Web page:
Simplicity in Symbolism

05 art outside backLinda Burton posting from Santa Fe, New Mexico – Clean modern lines reflecting ancient traditions – how do you combine that into a stunning and meaningful setting appropriate for the business of the state? New Mexico is one of the newer states (47th in 1912) and now has one of the newer capitol buildings (dedicated 1966). It also has the oldest – the Palace of Governors (1609) still stands on the north side of the Plaza, as the state museum. In between, New Mexico had an elaborate Victorian capitol (1886) which citizens called “audacious” and a traditional capitol with a silver dome (1900) which was often criticized as not being appropriate for the state; in 1950 the dome was removed. Building #4 seems to have done the trick for New Mexico; its New Mexico Territorial style – that unique combo of Greek Revival and Pueblo adobe – fits the ambiance, and the sensibilities, of the capital city. When viewed from above you can see that the unusual circular building resembles the Zia Sun Symbol, with four entrance wings protruding from the main center. That Zia symbol represents values important to the people of New Mexico.

05 seal and ziaThe Zia symbol is a circular sun with linear rays extending in four directions; it was inspired by a design found on an ancient water jar from Zia Pueblo. To the Zia people four is a significant number. There are four points on the compass (north, east, south, west), four seasons in the year (spring, summer, fall, winter), four times of day (sunrise, noon, evening, and night), and four divisions of life (childhood, youth, adulthood and old age). Everything is bound together in a circle without beginning and without end. The Zia believe too that in the Great Brotherhood of all things, people have four sacred obligations: they must develop a strong body, a clear mind, a pure spirit, and a devotion to the welfare of their people.

05 rotundaStand on a balcony in the capitol rotunda and look down at a gleaming marble rendition of the Zia symbol, with the Great Seal of New Mexico inlaid in the center in turquoise and brass. The rotunda is 49 feet in diameter and 60 feet high; look upward to see a skylight resembling an Indian basket weave. Its blue and pale pink stained glass represent sky and earth. The colorful flags on the fourth floor balcony are on permanent display; they represent New Mexico’s 33 counties.

The rotunda is not the only place to see the Great Seal; a white plaster version hangs above each of the four outside doors; a gray metal version hangs in both Senate and House chambers. The seal has changed little since the Territorial seal of 1851. The American bald eagle shielding the smaller Mexican eagle within its wings symbolizes New Mexico’s change of sovereignty in 1846. The bald eagle, which represents bravery, skill and strength, clasps three arrows in its talons. The smaller Mexican brown harpy eagle grasps a snake in its beak 05 seal on walland cactus in its talons. This portion of the seal is still the official symbol of Mexico; it illustrates the ancient myth in which the gods ordered the Aztecs to settle where they saw an eagle perched on a cactus devouring a serpent. The scroll below the American and Mexican eagles contains the motto Crescit Eundo or, translated from Latin, It Grows as It Goes. The date 1912 was added to the seal when New Mexico was admitted as the 47th state. The word territory was replaced by state in that year.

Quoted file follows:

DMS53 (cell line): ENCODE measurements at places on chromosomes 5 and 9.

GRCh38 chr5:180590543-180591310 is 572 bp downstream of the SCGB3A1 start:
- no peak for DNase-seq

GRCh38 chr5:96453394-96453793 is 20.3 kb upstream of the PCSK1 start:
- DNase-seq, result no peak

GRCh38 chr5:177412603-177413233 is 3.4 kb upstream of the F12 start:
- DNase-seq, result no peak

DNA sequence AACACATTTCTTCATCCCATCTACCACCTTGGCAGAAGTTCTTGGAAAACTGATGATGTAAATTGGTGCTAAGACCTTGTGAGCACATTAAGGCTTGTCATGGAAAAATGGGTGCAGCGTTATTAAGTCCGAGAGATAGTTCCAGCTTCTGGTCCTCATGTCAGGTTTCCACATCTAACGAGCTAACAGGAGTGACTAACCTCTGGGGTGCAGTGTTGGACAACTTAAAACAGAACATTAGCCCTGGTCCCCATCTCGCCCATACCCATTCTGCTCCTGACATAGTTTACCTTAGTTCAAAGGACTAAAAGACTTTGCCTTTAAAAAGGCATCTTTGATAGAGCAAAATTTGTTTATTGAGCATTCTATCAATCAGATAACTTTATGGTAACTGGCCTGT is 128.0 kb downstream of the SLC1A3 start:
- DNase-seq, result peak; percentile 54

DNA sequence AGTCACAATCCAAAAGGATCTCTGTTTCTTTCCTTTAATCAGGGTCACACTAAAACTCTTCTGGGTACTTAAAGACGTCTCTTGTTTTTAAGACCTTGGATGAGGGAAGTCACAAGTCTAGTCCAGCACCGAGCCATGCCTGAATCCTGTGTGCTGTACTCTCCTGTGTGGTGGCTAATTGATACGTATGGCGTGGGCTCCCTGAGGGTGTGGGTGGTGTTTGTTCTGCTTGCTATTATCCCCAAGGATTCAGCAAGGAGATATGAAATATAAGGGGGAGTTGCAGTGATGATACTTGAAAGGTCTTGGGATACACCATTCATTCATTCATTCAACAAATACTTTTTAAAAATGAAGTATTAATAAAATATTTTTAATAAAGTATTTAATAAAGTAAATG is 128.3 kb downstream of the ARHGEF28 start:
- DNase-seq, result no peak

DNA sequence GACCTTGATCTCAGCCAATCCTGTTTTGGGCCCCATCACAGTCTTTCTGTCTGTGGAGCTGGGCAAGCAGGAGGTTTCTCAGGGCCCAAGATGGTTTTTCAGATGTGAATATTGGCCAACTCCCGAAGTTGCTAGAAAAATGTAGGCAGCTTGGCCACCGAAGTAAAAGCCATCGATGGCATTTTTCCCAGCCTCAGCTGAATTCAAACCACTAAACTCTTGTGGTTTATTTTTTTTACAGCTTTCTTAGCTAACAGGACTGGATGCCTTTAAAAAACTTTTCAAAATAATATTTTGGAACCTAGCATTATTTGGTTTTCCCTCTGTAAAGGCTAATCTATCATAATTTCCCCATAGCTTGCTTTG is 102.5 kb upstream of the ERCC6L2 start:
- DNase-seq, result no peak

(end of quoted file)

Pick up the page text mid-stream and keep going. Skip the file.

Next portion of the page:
When you take the capitol tour, you can access the galleries overlooking the Senate and House chambers where New Mexico’s 42 senators and 70 representatives meet; the chambers are actually below ground and the galleries on the first floor. Inside the chambers simplicity is key; soft grays and blues complement wood paneling. The Legislature meets for 05 chambers w60 days in odd-numbered years and 30 days in even-numbered years; members are not paid for their legislative work but receive a daily living allowance when in session. The Governor and Lieutenant Governor have offices on the fourth floor; committee offices are on other upper floors.

Next door to the main capitol is look-a-like Capitol North; it was dedicated in 2000 and houses legislative, executive, and judicial offices; an underground walkway connects the two buildings and is brimming with artwork, as is the main capitol, where every hallway is adorned, thanks to the Capitol Art Foundation. 05 art pinkThis nonprofit organization was established by the legislature in 1991 with the mission of collecting, preserving, exhibiting, interpreting, and promoting appreciation of works of art that reflect the rich and diverse history, cultures, and art forms of the people of New Mexico. The Governor’s Gallery, a separate entity, was founded in 1975 as a venue for presenting the arts to a broad public and also serves as an outreach facility of the Museum of Fine Arts.

Simplicity in symbolism continues on the outside grounds; the 6.5-acre garden has more than 100 varieties of plants and a number of statues of native Pueblo peoples. The bright gold state flag furls out in the breeze above it all, a simple Zia symbol in red, representing the colors of old Spain.

New Mexico State Capitol

New Mexico Capitol Art Collection